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Sunburn And Sun Safety

Robert & Curtis Page MD

Sunburn and Sun Safety


By Robert H. Page M.D. and Curtis P. Page M.D.
Authors, Mexico: Health and Safety Travel Guide © Robert H. Page M.D. and Curtis P. Page M.D. MedToGo, LLC 2007



Following careful guidelines can help you reduce your risk. The best way to prevent sunburn is to always wear sunscreen with SPF protection.

Excessive UVA and UVB energy from the sun causes the skin to burn, which can lead to pain and discomfort that will interfere with a fun vacation. The darker your skin is naturally, the more you are protected, but even very dark-skinned people can get sunburned. People with fair skin or many moles must be especially careful, as they are at an increased risk for developing skin cancer.

Don't be fooled by those clouds overhead or the cool breeze. UV light easily penetrates most cloud coverage, and a cool breeze can fool you into thinking you're not getting much sun. Infants are particularly vulnerable to sunburn, as their skin is thin and lacks protection against the sun's rays. Never use sunscreen on children under the age of six months, which means infants need to be kept out of the sun at all times.

If you plan to go into the water, be sure you use waterproof sunscreen. Many waterproof formulations will last for about an hour in the water, and can be especially useful if weather is hot and you become sweaty. Make sure you reapply each time you leave the water, even if the brand says it's unnecessary.

Important note: if you have sensitive skin, avoid sunscreens with PABA, a common ingredient that can cause irritation; instead try a formulation with titanium dioxide (a non-irritating, non-chemical compound).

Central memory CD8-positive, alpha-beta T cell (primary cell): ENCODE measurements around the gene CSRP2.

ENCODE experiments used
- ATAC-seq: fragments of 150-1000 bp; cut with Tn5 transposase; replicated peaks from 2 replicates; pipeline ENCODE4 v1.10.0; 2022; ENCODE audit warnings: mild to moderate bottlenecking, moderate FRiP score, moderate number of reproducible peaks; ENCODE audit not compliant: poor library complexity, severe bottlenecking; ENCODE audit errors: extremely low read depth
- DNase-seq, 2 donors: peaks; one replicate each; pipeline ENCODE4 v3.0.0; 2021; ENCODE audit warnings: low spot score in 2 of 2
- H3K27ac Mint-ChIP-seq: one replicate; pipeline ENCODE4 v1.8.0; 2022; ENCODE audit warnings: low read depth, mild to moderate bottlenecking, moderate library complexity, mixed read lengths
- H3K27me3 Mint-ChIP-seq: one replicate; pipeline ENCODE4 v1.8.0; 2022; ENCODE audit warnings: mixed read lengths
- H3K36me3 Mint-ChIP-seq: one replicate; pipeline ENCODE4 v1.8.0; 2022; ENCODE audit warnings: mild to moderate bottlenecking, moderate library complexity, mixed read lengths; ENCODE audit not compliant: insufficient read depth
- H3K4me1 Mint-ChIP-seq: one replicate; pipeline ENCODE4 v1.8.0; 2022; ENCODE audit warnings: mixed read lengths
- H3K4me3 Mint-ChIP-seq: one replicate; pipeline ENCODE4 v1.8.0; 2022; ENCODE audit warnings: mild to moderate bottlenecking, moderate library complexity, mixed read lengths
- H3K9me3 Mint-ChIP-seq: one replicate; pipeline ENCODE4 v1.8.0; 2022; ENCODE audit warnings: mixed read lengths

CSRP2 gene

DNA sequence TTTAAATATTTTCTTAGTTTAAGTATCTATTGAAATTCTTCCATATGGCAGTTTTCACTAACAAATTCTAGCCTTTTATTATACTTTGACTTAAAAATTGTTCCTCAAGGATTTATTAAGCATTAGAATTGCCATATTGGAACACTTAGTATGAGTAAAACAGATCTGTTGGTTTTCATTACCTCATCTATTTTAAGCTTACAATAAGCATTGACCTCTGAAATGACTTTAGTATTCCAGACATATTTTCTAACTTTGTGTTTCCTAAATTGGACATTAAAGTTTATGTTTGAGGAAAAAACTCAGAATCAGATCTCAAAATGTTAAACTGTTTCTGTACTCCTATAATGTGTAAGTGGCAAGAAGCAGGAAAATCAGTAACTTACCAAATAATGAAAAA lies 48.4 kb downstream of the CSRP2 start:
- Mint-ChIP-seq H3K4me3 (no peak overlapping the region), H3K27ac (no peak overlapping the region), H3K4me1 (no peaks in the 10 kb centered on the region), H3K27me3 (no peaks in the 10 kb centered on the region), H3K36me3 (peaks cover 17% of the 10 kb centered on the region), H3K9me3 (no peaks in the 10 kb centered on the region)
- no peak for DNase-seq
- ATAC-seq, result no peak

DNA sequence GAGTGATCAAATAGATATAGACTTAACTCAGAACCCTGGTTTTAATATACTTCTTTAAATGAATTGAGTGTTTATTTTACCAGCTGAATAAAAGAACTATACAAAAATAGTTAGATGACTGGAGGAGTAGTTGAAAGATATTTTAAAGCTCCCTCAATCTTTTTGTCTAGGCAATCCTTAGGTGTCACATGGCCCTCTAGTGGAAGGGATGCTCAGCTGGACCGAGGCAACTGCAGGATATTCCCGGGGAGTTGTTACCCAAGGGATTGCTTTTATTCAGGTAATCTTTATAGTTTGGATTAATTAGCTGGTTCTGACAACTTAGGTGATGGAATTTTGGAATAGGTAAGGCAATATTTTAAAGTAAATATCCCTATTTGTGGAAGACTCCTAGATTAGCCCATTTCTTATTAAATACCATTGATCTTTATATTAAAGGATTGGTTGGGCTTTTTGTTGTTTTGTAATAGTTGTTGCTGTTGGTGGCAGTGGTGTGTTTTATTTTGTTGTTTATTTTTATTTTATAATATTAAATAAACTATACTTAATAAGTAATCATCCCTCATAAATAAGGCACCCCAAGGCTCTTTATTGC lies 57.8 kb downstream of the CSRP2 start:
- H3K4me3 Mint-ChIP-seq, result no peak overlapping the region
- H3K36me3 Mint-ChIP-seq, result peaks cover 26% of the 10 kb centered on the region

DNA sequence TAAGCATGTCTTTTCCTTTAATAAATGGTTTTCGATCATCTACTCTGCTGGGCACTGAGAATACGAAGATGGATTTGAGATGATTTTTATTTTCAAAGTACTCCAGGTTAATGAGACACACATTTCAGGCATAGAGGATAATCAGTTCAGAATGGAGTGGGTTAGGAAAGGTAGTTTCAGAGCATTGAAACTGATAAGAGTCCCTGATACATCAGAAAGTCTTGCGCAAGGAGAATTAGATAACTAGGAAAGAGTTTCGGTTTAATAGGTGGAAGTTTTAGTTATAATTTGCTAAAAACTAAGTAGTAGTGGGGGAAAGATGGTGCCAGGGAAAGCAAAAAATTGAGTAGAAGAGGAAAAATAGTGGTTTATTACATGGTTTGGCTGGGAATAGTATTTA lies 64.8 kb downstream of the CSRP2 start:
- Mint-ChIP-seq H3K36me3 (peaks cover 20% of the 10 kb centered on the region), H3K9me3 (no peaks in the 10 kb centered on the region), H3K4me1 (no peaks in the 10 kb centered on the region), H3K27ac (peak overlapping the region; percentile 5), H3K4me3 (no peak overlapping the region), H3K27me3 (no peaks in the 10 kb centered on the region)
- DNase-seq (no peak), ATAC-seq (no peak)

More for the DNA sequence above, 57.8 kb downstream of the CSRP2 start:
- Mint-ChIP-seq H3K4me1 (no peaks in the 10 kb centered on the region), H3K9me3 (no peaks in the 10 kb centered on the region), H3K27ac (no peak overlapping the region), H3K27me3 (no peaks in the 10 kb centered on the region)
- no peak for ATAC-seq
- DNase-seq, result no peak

What to Do if You Get Sunburn

If you get a sunburn that causes your skin to blister, you have developed a second-degree burn and may need medical attention. Less severe burns can be painful, itchy, and make your skin feel tight. Take a cool (not cold) bath or apply cool compresses to relieve the pain. Ibuprofen (Motrin), aspirin, or acetaminophen (Tylenol) can help, if you have no contraindications for their use. Apply an aloe vera gel or a topical moisturizing cream to reduce the burning and drying that comes with bad sunburn. If you have a bad burn that is very itchy, you may get some relief from 1% hydrocortisone cream or topical sunburn relief products such as Solarcaine.

Sunscreen and SPF

Following careful guidelines can help you reduce your risk. The best way to prevent sunburn is to always wear sunscreen with SPF protection. The higher the SPF, the more protection you get. To calculate the amount of protection you will get from sunscreen, multiply the amount of time it normally takes you to get sunburned by the SPF of the sunscreen.

Therefore, if you normally burn in 20 minutes and you wear SPF 20 sunscreen, you will be protected for 20 minutes x 20 SPF, or 400 minutes (6.67 hours).

Despite this scientific formulation, weather conditions, sweating, and activity can reduce the effectiveness any sunscreen, so be sure to reapply after two or three hours.

You can also take additional measures, such as wearing protective clothing and sunglasses, staying in the shade, and avoiding sun during its most powerful hours from 11am to 3pm Excessive and repeated sun exposure can also damage the cornea of the eye and lead to early cataract formation.

Published or Updated on: May 24, 2008 by Robert & Curtis Page MD © 2008
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